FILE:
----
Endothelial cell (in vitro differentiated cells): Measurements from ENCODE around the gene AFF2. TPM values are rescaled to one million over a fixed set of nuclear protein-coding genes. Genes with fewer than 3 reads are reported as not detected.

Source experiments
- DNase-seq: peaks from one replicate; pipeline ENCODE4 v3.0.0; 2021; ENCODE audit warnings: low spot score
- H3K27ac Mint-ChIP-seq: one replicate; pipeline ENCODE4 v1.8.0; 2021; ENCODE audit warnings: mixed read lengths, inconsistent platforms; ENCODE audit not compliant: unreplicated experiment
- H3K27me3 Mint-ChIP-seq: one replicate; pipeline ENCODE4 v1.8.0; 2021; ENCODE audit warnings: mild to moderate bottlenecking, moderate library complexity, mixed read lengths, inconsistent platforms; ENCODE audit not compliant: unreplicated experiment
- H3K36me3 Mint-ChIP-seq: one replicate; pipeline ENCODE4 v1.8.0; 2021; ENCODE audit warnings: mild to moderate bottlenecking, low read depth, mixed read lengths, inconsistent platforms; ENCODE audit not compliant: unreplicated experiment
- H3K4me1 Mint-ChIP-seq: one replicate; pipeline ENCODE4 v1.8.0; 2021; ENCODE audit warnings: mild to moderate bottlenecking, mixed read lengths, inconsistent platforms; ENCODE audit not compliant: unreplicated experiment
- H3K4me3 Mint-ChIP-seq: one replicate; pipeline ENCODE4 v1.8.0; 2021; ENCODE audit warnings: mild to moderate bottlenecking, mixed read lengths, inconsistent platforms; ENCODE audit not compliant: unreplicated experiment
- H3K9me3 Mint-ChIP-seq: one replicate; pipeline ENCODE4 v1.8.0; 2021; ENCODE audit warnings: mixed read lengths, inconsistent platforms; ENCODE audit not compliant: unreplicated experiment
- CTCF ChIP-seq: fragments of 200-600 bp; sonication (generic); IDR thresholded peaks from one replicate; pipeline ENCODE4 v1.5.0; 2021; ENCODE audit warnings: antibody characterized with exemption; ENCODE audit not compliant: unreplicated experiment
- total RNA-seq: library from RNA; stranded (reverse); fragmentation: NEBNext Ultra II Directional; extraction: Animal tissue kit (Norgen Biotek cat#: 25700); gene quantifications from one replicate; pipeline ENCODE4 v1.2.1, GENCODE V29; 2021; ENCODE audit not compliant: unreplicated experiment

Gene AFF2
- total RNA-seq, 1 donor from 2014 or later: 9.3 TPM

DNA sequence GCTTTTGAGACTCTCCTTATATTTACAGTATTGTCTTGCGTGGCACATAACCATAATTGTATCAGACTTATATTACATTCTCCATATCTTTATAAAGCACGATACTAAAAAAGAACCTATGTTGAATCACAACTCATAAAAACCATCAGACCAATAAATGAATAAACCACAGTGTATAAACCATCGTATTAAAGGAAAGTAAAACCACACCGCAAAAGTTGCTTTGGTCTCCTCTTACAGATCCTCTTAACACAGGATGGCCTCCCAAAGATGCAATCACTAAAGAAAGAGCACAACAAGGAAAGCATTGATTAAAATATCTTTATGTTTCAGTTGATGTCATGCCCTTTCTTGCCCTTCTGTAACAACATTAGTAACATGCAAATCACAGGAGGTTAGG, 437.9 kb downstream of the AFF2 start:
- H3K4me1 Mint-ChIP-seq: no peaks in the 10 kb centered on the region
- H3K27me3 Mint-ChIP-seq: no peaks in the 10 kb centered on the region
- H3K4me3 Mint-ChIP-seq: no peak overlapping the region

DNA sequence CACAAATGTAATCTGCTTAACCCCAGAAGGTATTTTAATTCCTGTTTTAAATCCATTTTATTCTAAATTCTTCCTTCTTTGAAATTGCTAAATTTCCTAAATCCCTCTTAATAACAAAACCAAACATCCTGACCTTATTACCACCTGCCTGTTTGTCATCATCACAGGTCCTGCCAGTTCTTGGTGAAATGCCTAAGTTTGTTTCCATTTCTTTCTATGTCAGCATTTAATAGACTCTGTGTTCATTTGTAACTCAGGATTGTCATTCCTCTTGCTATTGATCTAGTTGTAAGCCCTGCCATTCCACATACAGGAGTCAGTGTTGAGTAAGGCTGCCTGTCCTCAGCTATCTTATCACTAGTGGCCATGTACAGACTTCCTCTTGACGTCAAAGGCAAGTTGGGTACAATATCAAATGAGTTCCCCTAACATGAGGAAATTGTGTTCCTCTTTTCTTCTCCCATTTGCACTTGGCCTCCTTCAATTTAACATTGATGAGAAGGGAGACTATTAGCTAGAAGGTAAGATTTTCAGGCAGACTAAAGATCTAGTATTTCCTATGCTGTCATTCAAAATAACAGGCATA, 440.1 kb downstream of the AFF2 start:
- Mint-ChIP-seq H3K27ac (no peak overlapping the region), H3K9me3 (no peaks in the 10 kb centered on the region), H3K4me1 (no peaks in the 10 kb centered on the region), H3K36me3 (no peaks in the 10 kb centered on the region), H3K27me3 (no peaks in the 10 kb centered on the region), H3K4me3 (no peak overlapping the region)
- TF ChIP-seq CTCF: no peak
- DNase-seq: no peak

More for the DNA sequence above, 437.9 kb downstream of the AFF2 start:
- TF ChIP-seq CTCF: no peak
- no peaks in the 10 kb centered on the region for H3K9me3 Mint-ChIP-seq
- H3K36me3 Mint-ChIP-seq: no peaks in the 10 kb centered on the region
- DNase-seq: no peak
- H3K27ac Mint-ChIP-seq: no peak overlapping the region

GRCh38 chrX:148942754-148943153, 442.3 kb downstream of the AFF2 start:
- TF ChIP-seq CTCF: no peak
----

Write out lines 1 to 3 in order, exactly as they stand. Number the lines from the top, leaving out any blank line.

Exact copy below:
Endothelial cell (in vitro differentiated cells): Measurements from ENCODE around the gene AFF2. TPM values are rescaled to one million over a fixed set of nuclear protein-coding genes. Genes with fewer than 3 reads are reported as not detected.

Source experiments
- DNase-seq: peaks from one replicate; pipeline ENCODE4 v3.0.0; 2021; ENCODE audit warnings: low spot score